samedi 15 juillet 2017

Islamic Jihad holds sit-in in Gaza to support deadly shooting attack in Jerusalem

Le Jihad islamique tient un sit-in à Gaza en soutien à une attaque mortelle à Jérusalem


GAZA (Ma’an) -- The Islamic Jihad movement organized a sit-in on Friday at the Jabaliya refugee camp in the besieged Gaza Strip in order to protest Israel’s closure of Al-Aqsa Mosque in occupied East Jerusalem and to express their support for a deadly shooting carried out earlier in the day that left two Israeli police officers and the three Palestinian assailants dead.

Islamic Jihad leader Khalid al-Batish said during the sit-in that Al-Aqsa Mosque “isn’t for sale or for trade,” and that while “the nation has been deterred from the path of the Prophet, the knights of Umm al-Fahm, Gaza and Bethlehem will give their souls for this path,” referencing the three Palestinian citizens of Israel from the town of Umm al-Fahm who were shot dead by Israeli forces after carrying out the attack.
The “Jerusalem battle” was heroic, al-Batish said, and has sent a message that Jerusalem could not be a “site of normalization” with other Arabs who have conflated Palestinian resistance with “terrorism” and have worked to “build relations with the occupation.”
He added that Jerusalem and Al-Aqsa Mosque were the “gates of heaven and the destination for all people in the world,” adding that anyone who wants to “awaken his conscience must know that the Israeli enemy is the only enemy of the nation.”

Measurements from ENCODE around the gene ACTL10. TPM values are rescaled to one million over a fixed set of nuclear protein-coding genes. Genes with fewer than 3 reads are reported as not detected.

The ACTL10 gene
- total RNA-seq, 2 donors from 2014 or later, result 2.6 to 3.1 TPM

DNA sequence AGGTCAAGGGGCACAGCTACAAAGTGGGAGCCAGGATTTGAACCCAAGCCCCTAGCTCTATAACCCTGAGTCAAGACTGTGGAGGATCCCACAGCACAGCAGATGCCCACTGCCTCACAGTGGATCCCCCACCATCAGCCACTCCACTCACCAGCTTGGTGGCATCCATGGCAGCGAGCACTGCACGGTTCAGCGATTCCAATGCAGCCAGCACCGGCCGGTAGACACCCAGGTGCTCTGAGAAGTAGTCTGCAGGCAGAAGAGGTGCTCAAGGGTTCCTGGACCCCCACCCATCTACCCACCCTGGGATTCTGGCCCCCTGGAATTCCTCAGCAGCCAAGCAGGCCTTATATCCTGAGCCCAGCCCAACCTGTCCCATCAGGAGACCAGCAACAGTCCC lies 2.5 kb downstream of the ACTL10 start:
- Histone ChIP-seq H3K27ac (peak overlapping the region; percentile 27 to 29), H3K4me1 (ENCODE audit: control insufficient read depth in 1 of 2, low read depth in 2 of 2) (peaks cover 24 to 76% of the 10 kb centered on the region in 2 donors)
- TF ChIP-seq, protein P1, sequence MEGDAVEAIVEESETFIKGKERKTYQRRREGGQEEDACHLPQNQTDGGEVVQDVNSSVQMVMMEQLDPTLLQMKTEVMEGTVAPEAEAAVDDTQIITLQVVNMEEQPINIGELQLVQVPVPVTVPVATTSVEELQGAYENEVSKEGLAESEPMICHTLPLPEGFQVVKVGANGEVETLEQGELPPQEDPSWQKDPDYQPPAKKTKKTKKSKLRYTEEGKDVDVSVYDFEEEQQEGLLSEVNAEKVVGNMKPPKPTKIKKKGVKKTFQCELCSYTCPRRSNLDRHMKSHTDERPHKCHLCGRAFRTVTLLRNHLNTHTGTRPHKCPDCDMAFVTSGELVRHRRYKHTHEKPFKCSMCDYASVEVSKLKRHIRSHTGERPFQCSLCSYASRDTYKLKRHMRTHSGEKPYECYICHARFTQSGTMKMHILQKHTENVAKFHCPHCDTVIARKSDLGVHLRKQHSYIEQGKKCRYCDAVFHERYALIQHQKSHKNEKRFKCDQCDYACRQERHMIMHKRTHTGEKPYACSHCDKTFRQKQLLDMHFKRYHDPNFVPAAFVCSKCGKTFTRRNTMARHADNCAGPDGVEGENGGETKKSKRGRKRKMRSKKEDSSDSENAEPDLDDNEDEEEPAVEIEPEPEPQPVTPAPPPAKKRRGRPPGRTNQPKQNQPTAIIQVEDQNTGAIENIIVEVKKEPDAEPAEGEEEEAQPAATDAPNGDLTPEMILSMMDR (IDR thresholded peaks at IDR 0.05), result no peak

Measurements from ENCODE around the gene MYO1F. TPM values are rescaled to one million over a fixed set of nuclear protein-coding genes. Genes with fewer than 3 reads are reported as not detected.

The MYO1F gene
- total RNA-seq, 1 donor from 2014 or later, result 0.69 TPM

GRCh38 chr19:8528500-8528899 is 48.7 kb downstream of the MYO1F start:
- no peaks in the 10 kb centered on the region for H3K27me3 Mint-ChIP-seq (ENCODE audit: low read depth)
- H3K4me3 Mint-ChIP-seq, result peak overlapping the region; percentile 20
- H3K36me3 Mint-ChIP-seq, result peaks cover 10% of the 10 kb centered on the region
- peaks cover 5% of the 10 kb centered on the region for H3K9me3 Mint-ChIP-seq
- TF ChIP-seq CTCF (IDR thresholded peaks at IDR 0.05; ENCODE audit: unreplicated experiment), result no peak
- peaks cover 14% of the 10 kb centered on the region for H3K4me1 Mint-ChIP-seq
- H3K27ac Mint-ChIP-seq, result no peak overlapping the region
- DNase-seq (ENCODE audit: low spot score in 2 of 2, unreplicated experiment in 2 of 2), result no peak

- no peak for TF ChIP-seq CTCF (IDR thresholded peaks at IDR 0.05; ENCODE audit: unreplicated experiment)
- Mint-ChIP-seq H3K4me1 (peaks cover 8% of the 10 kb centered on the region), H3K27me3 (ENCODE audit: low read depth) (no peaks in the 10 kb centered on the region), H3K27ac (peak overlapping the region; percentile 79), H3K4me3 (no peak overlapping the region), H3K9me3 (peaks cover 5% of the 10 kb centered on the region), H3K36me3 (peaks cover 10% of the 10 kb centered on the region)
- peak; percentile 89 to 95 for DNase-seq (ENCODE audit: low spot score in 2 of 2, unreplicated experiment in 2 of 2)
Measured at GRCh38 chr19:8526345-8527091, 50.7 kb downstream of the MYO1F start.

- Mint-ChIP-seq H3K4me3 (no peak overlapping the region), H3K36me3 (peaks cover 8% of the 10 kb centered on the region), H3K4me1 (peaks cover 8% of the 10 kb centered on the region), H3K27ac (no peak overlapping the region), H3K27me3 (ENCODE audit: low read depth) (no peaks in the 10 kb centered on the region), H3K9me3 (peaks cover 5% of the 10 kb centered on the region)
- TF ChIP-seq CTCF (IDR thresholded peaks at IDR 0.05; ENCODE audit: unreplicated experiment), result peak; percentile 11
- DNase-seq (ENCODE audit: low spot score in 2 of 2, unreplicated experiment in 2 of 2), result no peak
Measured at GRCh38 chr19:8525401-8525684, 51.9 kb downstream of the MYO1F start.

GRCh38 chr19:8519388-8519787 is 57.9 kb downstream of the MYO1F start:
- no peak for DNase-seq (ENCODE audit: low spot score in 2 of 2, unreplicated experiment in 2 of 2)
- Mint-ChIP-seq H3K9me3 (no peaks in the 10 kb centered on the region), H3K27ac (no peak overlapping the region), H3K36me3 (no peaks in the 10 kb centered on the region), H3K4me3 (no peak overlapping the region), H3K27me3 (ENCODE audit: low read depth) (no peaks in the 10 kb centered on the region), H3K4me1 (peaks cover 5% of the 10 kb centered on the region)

The job of Islamic Jihad, he continued, and other resistance movements was to continue resisting Israel until “the nation’s armies cross into Palestine” -- referring to Israel, which many Palestinians have referred to as "occupied Palestine" since the Israeli state’s establishment in 1948 -- “and liberate it from the Israeli zionist enemy.”
In the wake of the attack on Friday, Israeli forces imposed widespread road closures across East Jerusalem, raided the Al-Aqsa Mosque compound, detained dozens of worshipers and Al-Aqsa employees, and have completely closed the mosque until at least Sunday.
Palestinian leaders expressed their outrage at the procedures -- which one official called “terroristic” -- for fear that they marked a potential disruption of the status quo at the holy site.

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